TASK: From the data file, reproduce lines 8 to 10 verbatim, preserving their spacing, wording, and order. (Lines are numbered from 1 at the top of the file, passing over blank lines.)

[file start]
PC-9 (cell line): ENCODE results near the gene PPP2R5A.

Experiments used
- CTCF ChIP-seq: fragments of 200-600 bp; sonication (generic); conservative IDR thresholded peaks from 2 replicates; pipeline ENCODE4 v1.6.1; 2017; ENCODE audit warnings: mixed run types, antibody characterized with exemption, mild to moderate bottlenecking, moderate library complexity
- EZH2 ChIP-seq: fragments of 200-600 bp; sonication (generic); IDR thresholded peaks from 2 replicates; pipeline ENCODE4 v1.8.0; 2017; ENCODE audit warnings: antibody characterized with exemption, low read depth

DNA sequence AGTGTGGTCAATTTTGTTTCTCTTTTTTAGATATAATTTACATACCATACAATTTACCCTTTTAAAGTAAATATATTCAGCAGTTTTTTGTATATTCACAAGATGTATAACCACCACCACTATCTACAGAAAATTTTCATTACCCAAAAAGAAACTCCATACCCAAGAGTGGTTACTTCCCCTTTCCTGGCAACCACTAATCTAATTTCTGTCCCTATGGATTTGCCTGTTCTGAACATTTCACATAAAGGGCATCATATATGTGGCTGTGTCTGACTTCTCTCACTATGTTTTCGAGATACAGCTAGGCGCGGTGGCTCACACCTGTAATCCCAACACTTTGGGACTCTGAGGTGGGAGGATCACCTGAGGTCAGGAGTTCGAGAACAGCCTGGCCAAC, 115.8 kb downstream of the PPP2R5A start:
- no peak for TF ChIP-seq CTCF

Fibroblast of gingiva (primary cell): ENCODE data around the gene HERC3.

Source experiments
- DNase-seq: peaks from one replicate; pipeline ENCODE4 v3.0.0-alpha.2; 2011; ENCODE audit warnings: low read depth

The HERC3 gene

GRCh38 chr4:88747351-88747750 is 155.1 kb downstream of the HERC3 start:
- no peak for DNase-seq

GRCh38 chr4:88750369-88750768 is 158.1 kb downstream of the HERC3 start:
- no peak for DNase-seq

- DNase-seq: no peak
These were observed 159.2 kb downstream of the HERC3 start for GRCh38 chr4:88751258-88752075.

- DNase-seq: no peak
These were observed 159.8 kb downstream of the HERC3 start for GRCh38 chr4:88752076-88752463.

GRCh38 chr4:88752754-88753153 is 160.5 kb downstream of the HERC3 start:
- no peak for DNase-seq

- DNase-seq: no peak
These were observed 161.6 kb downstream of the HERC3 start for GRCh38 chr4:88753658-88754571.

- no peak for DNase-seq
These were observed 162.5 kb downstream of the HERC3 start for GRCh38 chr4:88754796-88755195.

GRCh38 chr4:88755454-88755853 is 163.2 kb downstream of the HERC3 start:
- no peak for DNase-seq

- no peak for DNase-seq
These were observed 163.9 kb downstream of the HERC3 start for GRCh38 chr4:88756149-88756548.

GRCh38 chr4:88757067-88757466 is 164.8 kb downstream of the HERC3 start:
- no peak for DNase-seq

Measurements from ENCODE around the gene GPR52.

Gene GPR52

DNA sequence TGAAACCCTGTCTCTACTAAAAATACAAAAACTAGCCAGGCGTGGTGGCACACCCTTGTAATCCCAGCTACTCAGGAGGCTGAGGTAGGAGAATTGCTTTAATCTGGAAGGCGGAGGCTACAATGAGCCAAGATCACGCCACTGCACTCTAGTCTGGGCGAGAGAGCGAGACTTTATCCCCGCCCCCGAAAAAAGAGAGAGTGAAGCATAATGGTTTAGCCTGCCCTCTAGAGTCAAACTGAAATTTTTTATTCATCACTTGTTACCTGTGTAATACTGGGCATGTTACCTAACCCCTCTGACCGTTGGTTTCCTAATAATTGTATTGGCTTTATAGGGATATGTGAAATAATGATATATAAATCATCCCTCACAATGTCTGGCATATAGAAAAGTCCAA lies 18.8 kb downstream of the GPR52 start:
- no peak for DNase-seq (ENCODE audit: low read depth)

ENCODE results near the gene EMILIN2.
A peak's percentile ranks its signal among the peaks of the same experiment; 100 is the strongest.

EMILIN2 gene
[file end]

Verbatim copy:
Source experiments
- DNase-seq: peaks from one replicate; pipeline ENCODE4 v3.0.0-alpha.2; 2011; ENCODE audit warnings: low read depth

The HERC3 gene